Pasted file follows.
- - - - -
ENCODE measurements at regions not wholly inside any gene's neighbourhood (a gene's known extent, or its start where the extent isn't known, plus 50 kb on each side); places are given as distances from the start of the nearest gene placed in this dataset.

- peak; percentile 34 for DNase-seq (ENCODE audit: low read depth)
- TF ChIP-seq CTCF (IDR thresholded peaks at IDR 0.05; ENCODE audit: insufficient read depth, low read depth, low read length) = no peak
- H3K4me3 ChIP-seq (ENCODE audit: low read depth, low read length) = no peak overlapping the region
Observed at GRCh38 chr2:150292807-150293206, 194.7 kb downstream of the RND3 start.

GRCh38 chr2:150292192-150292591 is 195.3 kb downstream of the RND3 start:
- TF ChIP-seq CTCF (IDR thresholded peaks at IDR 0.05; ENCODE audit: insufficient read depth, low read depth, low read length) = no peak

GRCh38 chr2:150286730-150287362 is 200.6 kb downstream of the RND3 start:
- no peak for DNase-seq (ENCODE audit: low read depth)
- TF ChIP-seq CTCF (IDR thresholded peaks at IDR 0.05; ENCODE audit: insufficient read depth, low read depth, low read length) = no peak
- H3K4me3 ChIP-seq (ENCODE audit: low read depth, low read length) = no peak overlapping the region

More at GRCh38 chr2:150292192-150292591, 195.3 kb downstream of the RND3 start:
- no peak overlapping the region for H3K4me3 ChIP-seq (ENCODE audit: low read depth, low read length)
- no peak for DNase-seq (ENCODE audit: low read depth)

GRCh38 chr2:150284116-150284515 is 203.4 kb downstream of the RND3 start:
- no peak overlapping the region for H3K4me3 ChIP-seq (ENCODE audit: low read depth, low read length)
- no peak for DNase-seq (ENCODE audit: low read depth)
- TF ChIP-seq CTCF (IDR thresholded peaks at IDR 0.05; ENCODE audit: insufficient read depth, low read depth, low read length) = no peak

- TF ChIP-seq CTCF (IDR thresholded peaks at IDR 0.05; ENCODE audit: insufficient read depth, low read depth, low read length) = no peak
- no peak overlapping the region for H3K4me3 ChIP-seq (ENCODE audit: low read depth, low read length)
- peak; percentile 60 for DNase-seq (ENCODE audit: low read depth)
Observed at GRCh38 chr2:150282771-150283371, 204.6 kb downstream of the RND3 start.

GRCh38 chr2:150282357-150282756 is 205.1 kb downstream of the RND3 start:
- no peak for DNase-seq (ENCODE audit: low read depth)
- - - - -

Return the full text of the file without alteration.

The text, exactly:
ENCODE measurements at regions not wholly inside any gene's neighbourhood (a gene's known extent, or its start where the extent isn't known, plus 50 kb on each side); places are given as distances from the start of the nearest gene placed in this dataset.

- peak; percentile 34 for DNase-seq (ENCODE audit: low read depth)
- TF ChIP-seq CTCF (IDR thresholded peaks at IDR 0.05; ENCODE audit: insufficient read depth, low read depth, low read length) = no peak
- H3K4me3 ChIP-seq (ENCODE audit: low read depth, low read length) = no peak overlapping the region
Observed at GRCh38 chr2:150292807-150293206, 194.7 kb downstream of the RND3 start.

GRCh38 chr2:150292192-150292591 is 195.3 kb downstream of the RND3 start:
- TF ChIP-seq CTCF (IDR thresholded peaks at IDR 0.05; ENCODE audit: insufficient read depth, low read depth, low read length) = no peak

GRCh38 chr2:150286730-150287362 is 200.6 kb downstream of the RND3 start:
- no peak for DNase-seq (ENCODE audit: low read depth)
- TF ChIP-seq CTCF (IDR thresholded peaks at IDR 0.05; ENCODE audit: insufficient read depth, low read depth, low read length) = no peak
- H3K4me3 ChIP-seq (ENCODE audit: low read depth, low read length) = no peak overlapping the region

More at GRCh38 chr2:150292192-150292591, 195.3 kb downstream of the RND3 start:
- no peak overlapping the region for H3K4me3 ChIP-seq (ENCODE audit: low read depth, low read length)
- no peak for DNase-seq (ENCODE audit: low read depth)

GRCh38 chr2:150284116-150284515 is 203.4 kb downstream of the RND3 start:
- no peak overlapping the region for H3K4me3 ChIP-seq (ENCODE audit: low read depth, low read length)
- no peak for DNase-seq (ENCODE audit: low read depth)
- TF ChIP-seq CTCF (IDR thresholded peaks at IDR 0.05; ENCODE audit: insufficient read depth, low read depth, low read length) = no peak

- TF ChIP-seq CTCF (IDR thresholded peaks at IDR 0.05; ENCODE audit: insufficient read depth, low read depth, low read length) = no peak
- no peak overlapping the region for H3K4me3 ChIP-seq (ENCODE audit: low read depth, low read length)
- peak; percentile 60 for DNase-seq (ENCODE audit: low read depth)
Observed at GRCh38 chr2:150282771-150283371, 204.6 kb downstream of the RND3 start.

GRCh38 chr2:150282357-150282756 is 205.1 kb downstream of the RND3 start:
- no peak for DNase-seq (ENCODE audit: low read depth)